1 – Go for the simpler setup. Ha, this is hard!
2 – Consider not bringing the haul bag – hauling is a new skill to master by itself and has its own complications. Be very prepared if you want to do so.
3 – Lowering the haul bag as an independent item would have worked if I rigged the ATC in a low-friction mode. I almost died/cried laughing over this…
4 – Consider insulation for food containers – nothing picks up the psyche on a multi-pitch like warm food on a cold rainy day!
5 – Get more mileage, try out even more alternate beta/techniques (heel, toe hooks, Rose move) when leading in the gym.
Learn how to tie the clove hitch and Munter hitch one-handed. This will pay dividends someday!
Descending with the haul bag
1 – If you’re lowering haul bag using a firemen’s belay, please set the ATC in LOW friction mode. You’re welcome.
2 – Ideally, the haul bag should follow the first descending climber, attached in a pick-off spider so that it can be controlled and moved off snag-points.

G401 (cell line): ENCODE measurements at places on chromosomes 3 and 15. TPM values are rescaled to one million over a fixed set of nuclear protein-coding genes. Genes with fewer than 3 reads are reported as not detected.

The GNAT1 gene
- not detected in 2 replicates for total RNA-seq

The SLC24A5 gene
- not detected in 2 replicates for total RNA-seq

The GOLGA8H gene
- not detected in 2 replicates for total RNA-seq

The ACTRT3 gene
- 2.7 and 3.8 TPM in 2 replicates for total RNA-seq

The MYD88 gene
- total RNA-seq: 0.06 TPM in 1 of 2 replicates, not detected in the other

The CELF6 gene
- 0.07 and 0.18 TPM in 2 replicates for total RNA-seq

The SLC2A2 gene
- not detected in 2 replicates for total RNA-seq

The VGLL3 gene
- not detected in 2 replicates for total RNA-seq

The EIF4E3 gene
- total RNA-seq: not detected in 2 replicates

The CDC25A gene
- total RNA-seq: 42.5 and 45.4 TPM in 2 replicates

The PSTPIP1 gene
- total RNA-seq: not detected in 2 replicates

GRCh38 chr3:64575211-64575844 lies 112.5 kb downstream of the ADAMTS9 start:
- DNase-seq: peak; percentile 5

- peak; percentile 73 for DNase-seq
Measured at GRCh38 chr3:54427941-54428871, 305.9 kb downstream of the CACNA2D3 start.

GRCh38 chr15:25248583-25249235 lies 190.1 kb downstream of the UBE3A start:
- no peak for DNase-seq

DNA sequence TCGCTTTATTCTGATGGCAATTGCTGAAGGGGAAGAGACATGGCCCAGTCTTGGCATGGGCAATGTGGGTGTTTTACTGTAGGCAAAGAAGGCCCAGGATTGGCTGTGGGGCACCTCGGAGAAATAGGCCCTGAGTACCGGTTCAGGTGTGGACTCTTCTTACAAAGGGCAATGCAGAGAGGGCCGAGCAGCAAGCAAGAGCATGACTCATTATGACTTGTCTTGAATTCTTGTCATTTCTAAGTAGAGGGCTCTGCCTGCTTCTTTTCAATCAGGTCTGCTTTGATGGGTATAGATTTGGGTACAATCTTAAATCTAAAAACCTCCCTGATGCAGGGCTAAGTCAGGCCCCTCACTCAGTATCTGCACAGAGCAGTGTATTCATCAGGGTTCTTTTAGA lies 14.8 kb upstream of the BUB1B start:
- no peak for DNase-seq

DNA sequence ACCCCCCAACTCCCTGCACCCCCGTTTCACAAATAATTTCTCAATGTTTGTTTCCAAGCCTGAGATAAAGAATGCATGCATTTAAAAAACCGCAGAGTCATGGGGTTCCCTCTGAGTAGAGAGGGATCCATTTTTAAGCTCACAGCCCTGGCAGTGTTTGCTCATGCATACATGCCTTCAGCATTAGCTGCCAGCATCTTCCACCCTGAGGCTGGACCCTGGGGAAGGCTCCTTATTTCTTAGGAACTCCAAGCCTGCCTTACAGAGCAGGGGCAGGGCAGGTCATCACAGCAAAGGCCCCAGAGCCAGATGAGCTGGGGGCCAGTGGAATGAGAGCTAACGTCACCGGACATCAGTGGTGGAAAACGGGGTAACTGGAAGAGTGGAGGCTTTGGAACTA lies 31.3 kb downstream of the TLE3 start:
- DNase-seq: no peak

3 – Remember to tether to anchors using releasable hitches – MMO (Munter-Mule-Overhand) and Mariner’s Hitches are the main ones – please be familiar with them!
1 – Please get only fully waterproof-treated rope. You do not get to control the rain clouds. Heavy wet rope will be a challenge when leaving the crag as well. Our waterproof rope did not have a perceivable increase in weight although we were in the rain for hours!
1 – Being very confident with your chosen device – you will not have room for error!
2 – Direct belay (belay device directly attached to the anchor) will have its challenges. However, the overall benefit it provides is more than worth it. If you haven’t learned how to use direct belay – please practice on the ground. It will come in handy some day.
3 – Practice on the ground if you need to, on how to lower your follower with a Munter hitch or third-hand backup.
1 – Redundancy is key!
2 – Know when and how to use a pre-equalized or a self-equalizing (properly: load-distributing) anchor.
3 – Do NOT use a Magic/Sliding X as the sole anchor!
Long quickdraws are good! My 22cm ones weren’t long enough to reduce rope drag. I should have taken the time to extend them since I have more than enough of them.
1 – Having two mini ascenders (we use the Climbing Technology Roll N Lock) makes hauling and single-strand rope ascending a lot easier.
2 – Sterling’s Hollow Block and DMM’s Revolver wire-gate carabiners are fantastic pieces of kit. Go get some!
3 – Bring up a designated pee bottle, at least. It’s not fun risking urinary infections for holding one’s pee for extended periods. Face it – you’ll need to drink water – dehydration could jeopardize your adventure!